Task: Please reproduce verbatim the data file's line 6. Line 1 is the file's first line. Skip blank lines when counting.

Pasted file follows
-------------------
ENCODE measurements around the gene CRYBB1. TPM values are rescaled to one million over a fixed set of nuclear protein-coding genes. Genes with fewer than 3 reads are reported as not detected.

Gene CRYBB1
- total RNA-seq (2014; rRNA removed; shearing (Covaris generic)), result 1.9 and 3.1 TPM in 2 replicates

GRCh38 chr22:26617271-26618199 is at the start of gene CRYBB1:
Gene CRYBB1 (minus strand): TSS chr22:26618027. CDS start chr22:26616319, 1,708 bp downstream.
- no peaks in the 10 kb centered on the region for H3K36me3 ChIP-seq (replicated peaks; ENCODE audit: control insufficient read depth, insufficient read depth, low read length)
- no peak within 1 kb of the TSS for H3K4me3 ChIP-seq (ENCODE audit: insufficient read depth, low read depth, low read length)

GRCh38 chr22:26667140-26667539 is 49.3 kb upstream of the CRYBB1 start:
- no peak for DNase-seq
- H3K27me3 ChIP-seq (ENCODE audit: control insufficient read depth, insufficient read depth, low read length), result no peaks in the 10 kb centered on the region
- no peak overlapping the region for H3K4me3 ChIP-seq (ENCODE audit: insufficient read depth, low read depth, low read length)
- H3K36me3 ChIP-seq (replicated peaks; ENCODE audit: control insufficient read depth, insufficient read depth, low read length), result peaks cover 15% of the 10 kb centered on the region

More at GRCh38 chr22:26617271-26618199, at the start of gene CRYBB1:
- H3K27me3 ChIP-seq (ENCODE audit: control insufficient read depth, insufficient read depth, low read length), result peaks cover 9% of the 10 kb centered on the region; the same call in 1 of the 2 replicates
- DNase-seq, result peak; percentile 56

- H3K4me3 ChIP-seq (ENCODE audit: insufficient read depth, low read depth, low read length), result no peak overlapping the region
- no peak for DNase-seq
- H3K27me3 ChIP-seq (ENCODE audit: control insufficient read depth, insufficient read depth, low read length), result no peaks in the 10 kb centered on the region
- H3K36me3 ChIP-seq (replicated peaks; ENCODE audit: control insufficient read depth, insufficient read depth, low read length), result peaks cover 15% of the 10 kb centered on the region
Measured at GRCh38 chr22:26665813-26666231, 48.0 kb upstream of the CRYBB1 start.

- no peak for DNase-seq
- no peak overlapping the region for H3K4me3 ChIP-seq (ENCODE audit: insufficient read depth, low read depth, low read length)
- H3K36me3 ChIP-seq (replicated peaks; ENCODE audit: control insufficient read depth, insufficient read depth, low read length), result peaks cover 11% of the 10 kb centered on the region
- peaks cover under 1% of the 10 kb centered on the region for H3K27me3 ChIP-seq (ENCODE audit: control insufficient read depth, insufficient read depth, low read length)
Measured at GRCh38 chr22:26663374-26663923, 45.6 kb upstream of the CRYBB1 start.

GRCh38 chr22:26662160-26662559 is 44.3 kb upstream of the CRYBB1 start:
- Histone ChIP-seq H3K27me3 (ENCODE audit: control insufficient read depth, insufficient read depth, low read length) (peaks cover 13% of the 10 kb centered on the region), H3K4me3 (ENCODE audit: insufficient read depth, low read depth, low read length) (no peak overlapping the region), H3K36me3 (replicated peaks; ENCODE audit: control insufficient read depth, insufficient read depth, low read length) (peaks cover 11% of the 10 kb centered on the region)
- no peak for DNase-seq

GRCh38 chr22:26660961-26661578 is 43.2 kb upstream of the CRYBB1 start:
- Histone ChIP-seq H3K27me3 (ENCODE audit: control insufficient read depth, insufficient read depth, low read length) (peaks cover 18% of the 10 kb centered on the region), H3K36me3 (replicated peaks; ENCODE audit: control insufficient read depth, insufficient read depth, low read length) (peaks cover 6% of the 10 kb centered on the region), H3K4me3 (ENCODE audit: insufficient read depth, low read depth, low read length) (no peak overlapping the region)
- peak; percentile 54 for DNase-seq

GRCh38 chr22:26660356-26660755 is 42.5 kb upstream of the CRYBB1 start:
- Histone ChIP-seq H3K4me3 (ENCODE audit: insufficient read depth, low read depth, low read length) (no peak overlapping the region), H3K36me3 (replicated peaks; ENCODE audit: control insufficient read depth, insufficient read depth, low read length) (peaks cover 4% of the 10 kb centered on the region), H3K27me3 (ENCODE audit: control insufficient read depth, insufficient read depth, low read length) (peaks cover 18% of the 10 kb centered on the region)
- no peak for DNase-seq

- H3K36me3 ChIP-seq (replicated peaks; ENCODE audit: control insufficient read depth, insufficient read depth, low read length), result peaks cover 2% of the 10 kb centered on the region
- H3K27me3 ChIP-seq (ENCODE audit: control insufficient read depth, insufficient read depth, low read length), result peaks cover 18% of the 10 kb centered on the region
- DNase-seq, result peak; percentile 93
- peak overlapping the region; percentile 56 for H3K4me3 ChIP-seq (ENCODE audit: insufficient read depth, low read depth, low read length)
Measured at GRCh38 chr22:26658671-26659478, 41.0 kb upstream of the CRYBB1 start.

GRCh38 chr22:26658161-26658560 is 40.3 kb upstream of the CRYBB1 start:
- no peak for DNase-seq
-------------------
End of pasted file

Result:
- no peaks in the 10 kb centered on the region for H3K36me3 ChIP-seq (replicated peaks; ENCODE audit: control insufficient read depth, insufficient read depth, low read length)